The popular Aberdeen Academy of Theology is in its eighth session.
The classes attract interested church members and church leaders from throughout the denominations. No previous theological training is necessary as the aim of the classes is to be accessible to all.
- Next Session
Our next series of Academy classes is called Who is Jesus? The New Testament Gospels as Testimony and Theology’
These will be led by Dr Katy Hockey of Aberdeen University and will take place in Rubislaw Church Centre, Beaconsfield Place, Aberdeen, AB15 4AB, from 9.30am – 12.30pm each day.
Saturday 25 January: A faithful Witness? How and what do we know about the man from Galilee
Saturday 29 February: Jesus: the suffering servant, the teacher or the egalitarian prophet?
Saturday 28 March: A different perspective: John’s Gospel and the non-canonical Gospels
The New Testament Gospels witness to the life and work of Jesus, but can we trust their testimony as reliable or is the real Jesus hidden from view? What are the Gospel authors’ theological claims about Jesus? How, as the church, do we deal with the multiple canonical and non-canonical voices witnessing to Jesus? These questions will be investigated as we explore the New Testament Gospels as testimony and theology.
Classes cost £15/£10 (unwaged) per session and can be booked by emailing Clare Davidson at firstname.lastname@example.org.
- Previous Sessions
Why (and how) should the Church read the Old Testament was led by Dr Lena-Sofia Tiemeyer of Aberdeen University.
The Old Testament is Israel’s testimony about God. As such, it contains a wide range of literature: historical drama, love poetry, laws, prophecy, hymns, and laments. As Christians, we are often uncertain how to read and preach this diverse body of texts and make it relevant for Christians today.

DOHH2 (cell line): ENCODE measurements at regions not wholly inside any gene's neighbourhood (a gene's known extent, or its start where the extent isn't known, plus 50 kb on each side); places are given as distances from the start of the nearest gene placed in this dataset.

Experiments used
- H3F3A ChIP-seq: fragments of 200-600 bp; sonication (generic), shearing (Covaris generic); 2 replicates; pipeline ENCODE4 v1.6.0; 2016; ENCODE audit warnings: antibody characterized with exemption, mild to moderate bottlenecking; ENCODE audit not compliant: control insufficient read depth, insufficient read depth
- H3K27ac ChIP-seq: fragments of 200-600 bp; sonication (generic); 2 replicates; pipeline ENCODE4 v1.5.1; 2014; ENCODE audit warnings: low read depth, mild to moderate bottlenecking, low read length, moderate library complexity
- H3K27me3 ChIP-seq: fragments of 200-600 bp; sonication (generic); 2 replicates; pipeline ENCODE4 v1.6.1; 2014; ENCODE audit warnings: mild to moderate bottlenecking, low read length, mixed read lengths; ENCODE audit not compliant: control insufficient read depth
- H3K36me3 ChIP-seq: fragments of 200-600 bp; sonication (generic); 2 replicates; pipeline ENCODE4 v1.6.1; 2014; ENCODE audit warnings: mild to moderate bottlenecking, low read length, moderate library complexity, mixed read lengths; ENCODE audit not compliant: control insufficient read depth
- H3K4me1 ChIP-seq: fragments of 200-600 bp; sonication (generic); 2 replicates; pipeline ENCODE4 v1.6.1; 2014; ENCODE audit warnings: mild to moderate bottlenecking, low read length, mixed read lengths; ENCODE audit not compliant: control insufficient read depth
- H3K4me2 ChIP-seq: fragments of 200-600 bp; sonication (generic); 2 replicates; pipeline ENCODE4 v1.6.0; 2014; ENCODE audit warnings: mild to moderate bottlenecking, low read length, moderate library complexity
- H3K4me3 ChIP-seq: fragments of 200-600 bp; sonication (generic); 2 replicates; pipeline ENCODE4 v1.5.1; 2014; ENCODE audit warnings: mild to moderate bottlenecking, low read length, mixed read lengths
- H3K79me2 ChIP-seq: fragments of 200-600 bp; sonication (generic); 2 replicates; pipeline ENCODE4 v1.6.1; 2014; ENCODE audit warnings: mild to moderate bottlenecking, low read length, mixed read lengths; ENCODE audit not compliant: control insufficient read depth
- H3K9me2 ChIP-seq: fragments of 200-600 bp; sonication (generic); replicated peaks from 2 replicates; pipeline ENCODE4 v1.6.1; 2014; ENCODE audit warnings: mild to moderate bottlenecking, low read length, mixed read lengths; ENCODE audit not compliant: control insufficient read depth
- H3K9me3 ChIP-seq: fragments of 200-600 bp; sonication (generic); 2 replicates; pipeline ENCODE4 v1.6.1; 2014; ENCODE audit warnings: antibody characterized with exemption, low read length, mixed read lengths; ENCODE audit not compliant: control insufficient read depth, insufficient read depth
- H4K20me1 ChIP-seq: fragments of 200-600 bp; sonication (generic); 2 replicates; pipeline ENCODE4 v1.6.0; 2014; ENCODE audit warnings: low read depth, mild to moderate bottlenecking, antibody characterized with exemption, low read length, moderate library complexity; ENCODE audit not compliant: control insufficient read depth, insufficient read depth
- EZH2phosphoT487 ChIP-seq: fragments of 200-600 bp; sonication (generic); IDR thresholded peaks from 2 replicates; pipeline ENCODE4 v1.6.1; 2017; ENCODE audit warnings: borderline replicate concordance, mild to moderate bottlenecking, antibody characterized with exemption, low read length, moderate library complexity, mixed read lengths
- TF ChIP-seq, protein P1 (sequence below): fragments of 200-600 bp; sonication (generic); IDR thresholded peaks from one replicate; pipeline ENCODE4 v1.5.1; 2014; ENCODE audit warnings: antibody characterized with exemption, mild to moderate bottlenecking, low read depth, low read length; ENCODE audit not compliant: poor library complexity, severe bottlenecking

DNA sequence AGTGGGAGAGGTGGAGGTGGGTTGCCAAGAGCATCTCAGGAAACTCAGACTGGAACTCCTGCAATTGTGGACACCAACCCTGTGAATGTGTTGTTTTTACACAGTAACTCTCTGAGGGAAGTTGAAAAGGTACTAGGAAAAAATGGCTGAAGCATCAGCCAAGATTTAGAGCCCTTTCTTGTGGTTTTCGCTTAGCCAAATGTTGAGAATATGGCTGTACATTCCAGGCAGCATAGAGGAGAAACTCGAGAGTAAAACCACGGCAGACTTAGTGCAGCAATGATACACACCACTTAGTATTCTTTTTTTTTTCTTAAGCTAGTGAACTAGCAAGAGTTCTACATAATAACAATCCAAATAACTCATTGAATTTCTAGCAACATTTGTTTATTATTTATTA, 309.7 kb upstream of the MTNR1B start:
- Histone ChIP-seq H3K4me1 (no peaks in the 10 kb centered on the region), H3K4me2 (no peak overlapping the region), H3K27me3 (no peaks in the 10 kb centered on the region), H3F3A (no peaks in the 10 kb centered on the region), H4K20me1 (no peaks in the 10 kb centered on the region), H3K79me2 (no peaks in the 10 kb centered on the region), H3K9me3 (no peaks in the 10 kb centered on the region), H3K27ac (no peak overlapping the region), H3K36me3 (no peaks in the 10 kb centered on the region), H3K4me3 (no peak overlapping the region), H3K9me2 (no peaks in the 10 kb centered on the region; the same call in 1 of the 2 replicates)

Joy and Woundedness in the Life of the Church was led by Dr Leon Van Omen Aberdeen University.
Recently some theologians have argued that joy should receive a more central place in the theology and practice of the church. Indeed, joy is an important theme in Scripture.
However, echoing the psalmist we may ask: How can we joyfully sing in a suffering world? In this new series of meetings of the Aberdeen Academy of Theology we will study theologies of joy and of woundedness. Together we will explore the role of joy and woundedness in the practices of the church, in particular in worship and pastoral care. We will ask how this role might challenge our theologies and, vice versa, how theologies of joy and woundedness might challenge our church practices.
Christian Discipleship and the Way of the Cross was led by Dr Mike Mawson of Aberdeen University. This session explored and reflected upon a Christian account of discipleship.
What does it mean to understand discipleship as a kind of following after Christ? What does it mean that we are called by Christ to discipleship? We will give attention to the claim that Christian discipleship always entails suffering, that is, ‘taking up one’s cross’ (Mark 8:34). What role does suffering play in preparing and forming us for discipleship? As Christians, should (and can) we embrace this suffering? We will explore these and other such questions with reference to the Gospels, the writings of Dietrich Bonhoeffer and William Stringfellow, and other theologians.
This session was entitled Pastoral Care, led by the Rev Dr Ken Jeffrey. Topics covered included: Saturday 27 January: What is care and why do we care?; Saturday 24 February: Who, when and where do we care?; Saturday 24 March: How do we care?
The command to ‘Love one another’ sits at the heart of the Christian faith. In this series of classes Rev Dr Ken Jeffrey explored pastoral care as it has been understood in Scripture and the Christian tradition and examined our calling to practice love for one another in the church and in the world today.
On the 7th October, 4th November, and 2nd December 2017, Professor Phil Ziegler led a session on 'Hope and Forgiveness at Creed’s End'.
The bishops who gathered at the Council of Constantinople in 381 AD amended the Nicene Creed by, among other things, adding three final statements concerning baptism, and Christian hope in resurrection and eternal life. In this, the final series of classes exploring the ancient creed and its meaning for the Christian life, Professor Philip Ziegler explored how these teachings have been understood in scripture and tradition, and how we might own them in faith and hope today.
Previous sessions included: ‘Who is God? Everything you wanted to know about God but were afraid to ask’, with Professor Tom Greggs, ‘I believe in One Lord Jesus Christ’ with Professor Paul Nimmo, ‘We believe in the Holy Spirit’ led by Dr Don Wood, and ‘What is the Church?' led by Professor Ivor Davidson.